Release on 2013-05-03 | by Bruce G. Carruthers,Laura Ariovich
A Sociological Approach
Author: Bruce G. Carruthers,Laura Ariovich
Pubpsher: John Wiley & Sons
Category: Business & Economics
This book offers a fresh and uniquely sociological perspective on money and credit. As basic economic institutions, money and credit are easy to overlook when they work well. When they malfunction, as they did in the new millennium’s global financial crisis, their importance becomes obvious and demands further investigation. Bruce Carruthers and Laura Ariovich examine the social dimensions of money and credit at both the individual and corporate levels, from the development of personal credit and a consumer society, to the role of government in the creation of money. In clear prose, they illustrate how the overall future of the economy is governed by the financial system and the flow of capital into, and out of, firms operating in particular industrial sectors, as well as the social meanings money itself acquires and the ways people distinguish between “dirty” and “clean” money. This accessible and engaging book will be essential reading for upper-level students of economic sociology, and those interested in how the bills, coins and plastic in our pockets shape the world we live in.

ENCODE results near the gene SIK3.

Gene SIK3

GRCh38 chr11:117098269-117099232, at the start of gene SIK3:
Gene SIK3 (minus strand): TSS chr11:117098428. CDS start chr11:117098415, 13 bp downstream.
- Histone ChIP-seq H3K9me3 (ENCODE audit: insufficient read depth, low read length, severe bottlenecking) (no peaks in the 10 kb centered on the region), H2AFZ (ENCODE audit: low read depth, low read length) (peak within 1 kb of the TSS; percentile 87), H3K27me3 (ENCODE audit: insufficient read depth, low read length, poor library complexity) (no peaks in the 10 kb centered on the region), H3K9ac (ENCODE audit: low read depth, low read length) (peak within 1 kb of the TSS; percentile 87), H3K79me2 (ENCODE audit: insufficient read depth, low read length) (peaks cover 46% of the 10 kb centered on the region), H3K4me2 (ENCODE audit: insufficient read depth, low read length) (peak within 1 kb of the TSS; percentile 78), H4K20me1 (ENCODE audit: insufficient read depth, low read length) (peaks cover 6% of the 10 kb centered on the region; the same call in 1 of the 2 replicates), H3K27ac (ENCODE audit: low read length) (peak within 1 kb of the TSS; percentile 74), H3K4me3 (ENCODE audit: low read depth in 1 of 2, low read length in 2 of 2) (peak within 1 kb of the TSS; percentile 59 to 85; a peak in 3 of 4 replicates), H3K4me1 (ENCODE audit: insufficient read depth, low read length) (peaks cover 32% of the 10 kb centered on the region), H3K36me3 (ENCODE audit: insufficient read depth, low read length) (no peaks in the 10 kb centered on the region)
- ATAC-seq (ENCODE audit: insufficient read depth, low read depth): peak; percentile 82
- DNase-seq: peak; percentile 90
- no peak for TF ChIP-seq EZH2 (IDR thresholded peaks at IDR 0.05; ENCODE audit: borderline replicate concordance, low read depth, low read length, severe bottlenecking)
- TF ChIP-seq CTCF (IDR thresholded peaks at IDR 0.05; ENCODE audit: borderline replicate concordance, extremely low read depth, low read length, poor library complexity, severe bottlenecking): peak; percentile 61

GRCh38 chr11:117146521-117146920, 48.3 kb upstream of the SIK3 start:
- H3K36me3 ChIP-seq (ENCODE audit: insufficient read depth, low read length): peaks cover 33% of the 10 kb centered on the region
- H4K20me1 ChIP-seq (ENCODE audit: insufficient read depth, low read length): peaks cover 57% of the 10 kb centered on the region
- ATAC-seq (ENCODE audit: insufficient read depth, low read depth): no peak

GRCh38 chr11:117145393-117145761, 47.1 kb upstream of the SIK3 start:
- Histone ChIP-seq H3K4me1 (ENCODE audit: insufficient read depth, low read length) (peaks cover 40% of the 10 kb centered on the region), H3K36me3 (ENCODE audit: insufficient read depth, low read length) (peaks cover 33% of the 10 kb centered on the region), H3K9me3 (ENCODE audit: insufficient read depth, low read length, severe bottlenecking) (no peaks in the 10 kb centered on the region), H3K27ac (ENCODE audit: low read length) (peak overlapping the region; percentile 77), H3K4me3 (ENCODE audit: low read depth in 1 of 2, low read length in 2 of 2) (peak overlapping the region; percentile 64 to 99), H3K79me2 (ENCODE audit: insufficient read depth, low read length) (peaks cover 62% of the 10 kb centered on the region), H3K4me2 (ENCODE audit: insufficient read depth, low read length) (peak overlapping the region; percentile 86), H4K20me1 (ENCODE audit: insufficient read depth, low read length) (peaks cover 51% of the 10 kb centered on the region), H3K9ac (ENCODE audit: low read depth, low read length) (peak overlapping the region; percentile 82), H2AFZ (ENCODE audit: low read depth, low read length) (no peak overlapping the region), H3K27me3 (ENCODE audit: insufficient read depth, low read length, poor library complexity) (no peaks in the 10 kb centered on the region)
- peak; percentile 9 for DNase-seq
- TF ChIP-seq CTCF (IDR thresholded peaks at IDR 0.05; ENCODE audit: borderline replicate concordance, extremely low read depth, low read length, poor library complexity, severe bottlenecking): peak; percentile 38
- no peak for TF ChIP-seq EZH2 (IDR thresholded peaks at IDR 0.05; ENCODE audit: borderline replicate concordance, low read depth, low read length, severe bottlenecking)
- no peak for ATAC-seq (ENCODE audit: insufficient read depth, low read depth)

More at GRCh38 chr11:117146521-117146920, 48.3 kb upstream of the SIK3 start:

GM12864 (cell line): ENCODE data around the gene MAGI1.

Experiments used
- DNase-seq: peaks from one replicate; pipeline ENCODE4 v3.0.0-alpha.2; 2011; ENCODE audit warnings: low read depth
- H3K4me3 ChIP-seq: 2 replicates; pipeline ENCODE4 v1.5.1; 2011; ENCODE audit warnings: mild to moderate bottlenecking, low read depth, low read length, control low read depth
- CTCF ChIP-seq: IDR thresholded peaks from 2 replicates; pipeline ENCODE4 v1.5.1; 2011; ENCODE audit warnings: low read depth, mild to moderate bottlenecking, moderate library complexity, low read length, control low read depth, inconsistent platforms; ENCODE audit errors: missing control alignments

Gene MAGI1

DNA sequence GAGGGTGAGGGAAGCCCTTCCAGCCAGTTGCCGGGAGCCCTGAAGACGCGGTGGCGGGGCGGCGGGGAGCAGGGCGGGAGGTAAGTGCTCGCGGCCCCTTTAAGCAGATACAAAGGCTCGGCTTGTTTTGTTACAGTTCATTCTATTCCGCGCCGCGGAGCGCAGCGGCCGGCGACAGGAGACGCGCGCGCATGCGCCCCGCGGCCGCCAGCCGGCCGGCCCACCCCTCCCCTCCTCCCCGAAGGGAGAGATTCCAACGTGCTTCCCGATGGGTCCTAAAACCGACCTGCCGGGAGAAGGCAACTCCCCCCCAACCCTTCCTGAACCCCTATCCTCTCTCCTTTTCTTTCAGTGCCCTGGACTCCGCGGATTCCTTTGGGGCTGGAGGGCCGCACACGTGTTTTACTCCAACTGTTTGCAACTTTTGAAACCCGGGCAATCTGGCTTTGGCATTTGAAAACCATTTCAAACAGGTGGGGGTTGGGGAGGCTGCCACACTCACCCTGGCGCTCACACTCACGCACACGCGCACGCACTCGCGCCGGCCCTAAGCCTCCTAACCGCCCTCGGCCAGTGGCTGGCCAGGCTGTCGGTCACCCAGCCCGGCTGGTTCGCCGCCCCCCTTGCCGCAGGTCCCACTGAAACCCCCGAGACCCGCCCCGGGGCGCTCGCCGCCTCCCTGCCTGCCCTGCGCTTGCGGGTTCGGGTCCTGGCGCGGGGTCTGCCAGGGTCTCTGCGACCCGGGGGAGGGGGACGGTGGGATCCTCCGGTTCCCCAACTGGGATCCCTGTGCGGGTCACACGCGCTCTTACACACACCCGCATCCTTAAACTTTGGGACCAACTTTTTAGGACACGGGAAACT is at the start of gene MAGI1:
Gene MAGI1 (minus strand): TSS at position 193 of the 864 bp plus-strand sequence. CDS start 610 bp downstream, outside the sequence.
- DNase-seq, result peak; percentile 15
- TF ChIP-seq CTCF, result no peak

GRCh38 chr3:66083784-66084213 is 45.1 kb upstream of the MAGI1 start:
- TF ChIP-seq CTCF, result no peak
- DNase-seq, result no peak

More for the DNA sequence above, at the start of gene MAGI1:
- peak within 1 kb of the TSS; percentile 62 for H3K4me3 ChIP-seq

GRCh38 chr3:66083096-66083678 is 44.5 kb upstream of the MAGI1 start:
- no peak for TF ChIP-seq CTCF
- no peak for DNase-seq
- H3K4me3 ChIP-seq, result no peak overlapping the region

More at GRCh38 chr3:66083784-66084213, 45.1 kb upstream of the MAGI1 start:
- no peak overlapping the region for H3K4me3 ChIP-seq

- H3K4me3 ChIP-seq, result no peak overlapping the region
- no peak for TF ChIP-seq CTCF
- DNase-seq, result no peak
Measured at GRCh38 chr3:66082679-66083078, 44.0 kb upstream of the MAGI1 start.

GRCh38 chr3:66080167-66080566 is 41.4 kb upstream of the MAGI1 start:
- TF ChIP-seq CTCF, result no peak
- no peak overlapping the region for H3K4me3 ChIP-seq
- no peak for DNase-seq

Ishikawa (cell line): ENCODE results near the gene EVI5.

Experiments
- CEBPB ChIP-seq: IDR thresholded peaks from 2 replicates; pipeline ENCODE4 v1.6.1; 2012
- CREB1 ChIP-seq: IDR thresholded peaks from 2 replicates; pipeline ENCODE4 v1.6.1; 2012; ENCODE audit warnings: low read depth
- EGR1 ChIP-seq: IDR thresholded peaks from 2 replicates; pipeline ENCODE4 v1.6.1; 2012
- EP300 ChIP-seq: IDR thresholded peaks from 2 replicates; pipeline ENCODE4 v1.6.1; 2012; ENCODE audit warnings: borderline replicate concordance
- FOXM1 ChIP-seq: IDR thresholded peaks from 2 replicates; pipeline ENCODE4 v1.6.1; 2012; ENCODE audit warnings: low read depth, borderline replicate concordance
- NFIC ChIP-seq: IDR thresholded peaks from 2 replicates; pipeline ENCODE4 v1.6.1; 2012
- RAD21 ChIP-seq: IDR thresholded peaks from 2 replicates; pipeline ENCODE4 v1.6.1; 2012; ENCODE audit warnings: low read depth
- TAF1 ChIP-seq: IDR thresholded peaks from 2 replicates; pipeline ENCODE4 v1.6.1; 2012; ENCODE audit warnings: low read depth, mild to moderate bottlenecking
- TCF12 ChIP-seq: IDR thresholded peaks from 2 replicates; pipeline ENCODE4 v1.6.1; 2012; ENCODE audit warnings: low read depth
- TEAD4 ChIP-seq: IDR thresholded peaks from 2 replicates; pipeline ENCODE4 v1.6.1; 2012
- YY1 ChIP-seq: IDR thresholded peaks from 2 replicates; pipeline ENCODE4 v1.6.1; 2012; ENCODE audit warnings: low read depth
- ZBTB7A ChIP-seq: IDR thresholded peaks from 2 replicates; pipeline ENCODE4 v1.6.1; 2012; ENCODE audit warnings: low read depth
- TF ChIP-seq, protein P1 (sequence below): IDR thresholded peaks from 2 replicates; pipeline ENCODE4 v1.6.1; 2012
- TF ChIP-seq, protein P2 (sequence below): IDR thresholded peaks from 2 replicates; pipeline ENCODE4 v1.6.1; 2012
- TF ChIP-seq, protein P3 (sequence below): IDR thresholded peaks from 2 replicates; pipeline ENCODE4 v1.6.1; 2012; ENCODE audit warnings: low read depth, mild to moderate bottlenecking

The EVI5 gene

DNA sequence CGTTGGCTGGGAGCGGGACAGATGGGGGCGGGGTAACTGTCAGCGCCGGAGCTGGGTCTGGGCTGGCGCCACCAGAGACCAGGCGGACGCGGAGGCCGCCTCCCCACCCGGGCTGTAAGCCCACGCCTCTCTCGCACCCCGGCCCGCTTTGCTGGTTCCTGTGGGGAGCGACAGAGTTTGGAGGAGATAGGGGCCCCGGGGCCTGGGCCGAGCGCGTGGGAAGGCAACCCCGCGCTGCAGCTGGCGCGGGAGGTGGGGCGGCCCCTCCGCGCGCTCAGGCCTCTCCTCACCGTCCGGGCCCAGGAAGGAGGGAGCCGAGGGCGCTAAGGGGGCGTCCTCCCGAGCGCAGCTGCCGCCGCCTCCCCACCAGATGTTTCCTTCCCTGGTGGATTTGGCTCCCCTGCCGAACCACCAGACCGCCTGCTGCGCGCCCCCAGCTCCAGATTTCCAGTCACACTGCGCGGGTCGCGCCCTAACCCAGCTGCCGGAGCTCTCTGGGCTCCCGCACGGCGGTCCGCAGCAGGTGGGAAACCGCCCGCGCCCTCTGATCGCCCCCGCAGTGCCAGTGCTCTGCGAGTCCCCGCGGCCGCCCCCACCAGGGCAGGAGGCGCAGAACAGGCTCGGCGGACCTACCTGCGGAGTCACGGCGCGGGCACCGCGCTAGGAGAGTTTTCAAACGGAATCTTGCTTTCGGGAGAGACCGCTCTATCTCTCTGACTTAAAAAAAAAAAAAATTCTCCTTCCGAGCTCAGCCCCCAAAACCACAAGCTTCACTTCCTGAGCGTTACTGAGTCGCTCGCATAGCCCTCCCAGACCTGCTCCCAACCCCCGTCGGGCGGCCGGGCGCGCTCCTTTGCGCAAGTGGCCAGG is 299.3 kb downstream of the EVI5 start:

Who doesn't long for a little adventure in his or her life? These short stories bring you in touch with Celtic people as they charge through life. Join the boy whose best weapon was a soup ladle. Find out where the name Mongol originated. Be in France during the French Revolution and in many other places and time periods. One thing Celts do not do is give up. Whatever the situation, whatever the time period, these people grab the nearest weapon and charge right into danger. It is in their blood. You might think you have outmaneuvered them today, and even tomorrow, but sooner or later they will get what they want out of life. Join them in their adventures; go back in time for a little while and connect with those who came before.